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Why We Stopped Using the Word ‘Authentic’
January 24th, 2017 by Contently
Every night, when I come home from work, I walk by a little billboard in the Hoboken PATH station that makes me gnash my teeth. It’s an ad for a yoga studio. I’ve seen two variations, one for men and one for women. The billboard meant for women contains 15 words of copy: “I am a sister. I am a runner. I am authentic. I do hot yoga.” The sign reads like a parody of the worst kind...

The @POTUS Transition Didn't Go So Smoothly for Twitter
January 23rd, 2017 by The Verge
When the official presidential Twitter handle changed hands yesterday, a number of users began to notice that they were following the account, even if they hadn’t followed it or had recently unfollowed it. According to Twitter CEO Jack Dorsey, when the accounts were transitioned from one to the other...
Apple and Amazon End Decade-long Audiobook Exclusivity Deal
January 20th, 2017 by The Verge
Apple and Amazon have agreed to end an exclusivity agreement that made Audible the only seller of audiobooks inside of iTunes. The agreement had been in place for over a decade, since 2003, but came to an end earlier this month following complaints from German publishers and investigations by European...
The Unexpected Design Challenge Behind Slack's New Threaded Conversations
January 19th, 2017 by Fast Company
At first blush, threaded conversations sound like one of the most thoroughly mundane features a messaging app could introduce. After all, the idea of neatly bundling up a specific message and its replies in one place—rather than weaving them willy-nilly with unrelated items—has been around since the days of dial-up bulletin boards. In one form or another, it's present in Facebook, Twitter, Gmail, and innumerable other places where people communicate with each other. But when Slack's users started asking...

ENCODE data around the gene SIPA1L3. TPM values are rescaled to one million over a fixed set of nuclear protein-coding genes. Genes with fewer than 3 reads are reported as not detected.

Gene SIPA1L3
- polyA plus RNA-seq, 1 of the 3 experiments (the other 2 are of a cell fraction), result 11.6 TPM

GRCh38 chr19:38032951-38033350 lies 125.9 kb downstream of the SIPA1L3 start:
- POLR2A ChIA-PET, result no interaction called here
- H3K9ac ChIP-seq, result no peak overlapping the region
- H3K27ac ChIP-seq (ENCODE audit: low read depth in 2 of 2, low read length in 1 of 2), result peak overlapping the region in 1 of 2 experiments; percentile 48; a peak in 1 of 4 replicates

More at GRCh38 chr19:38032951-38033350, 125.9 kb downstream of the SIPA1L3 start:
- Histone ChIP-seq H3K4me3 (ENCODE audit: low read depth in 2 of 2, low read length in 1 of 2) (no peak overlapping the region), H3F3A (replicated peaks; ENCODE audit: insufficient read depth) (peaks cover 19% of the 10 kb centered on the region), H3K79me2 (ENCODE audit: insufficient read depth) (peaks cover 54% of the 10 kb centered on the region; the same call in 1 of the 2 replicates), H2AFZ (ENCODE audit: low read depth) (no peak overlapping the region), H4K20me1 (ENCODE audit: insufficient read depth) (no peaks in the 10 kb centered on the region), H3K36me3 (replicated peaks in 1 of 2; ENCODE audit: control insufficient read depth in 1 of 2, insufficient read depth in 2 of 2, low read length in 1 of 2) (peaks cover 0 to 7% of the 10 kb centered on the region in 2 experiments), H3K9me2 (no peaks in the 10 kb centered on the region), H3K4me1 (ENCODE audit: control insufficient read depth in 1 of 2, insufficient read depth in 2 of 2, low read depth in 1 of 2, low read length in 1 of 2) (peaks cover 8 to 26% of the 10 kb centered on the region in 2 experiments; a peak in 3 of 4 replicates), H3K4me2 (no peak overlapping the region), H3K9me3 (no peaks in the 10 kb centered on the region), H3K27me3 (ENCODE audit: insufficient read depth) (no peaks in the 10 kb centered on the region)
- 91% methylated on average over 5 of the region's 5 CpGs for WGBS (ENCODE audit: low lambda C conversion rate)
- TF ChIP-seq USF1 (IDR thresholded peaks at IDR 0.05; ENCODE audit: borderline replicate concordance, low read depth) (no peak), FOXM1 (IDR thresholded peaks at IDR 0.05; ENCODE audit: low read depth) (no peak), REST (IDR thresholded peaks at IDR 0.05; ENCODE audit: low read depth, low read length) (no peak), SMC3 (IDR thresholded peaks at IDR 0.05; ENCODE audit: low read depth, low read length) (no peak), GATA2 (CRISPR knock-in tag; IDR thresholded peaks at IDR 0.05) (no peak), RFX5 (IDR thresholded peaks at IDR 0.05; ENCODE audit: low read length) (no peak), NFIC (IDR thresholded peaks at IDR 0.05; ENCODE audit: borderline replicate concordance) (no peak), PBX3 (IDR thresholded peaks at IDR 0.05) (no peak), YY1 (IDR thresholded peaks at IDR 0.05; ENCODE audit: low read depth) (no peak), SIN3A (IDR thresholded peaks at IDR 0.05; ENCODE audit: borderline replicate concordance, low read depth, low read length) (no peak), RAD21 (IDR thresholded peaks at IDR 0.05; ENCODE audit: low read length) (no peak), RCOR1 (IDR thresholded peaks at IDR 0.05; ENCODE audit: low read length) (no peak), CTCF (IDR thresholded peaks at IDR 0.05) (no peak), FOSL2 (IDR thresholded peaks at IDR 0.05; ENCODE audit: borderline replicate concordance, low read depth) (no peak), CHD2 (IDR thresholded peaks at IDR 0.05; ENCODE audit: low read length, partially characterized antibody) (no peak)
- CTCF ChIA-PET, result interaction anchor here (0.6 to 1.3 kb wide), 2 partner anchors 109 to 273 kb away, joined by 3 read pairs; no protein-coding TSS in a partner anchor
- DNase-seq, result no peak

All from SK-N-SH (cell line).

The Evolution of Data Journalism
January 17th, 2017 by Contently
In the 19th century, the streets of New York City proved to be the perfect incubator for cholera. The disease made its debut during the summer of 1832, when 3,000 New Yorkers died within a few weeks. By 1849, more than 5,000 deaths could be traced back to cholera, becoming a full-blown epidemic.
The Eye in the Sky Gets a Brain That Knows What It's Seeing
January 17th, 2017 by Fast Company
A hurricane hits a shore town. What is the estimated property damage? A city is doing an inventory of trees. How many are there? An aid group is trying to get food to an impoverished rural population. What's the best location to make a drop? Answering those and myriad other questions about our planet usually takes painstaking boots-on-the ground work.
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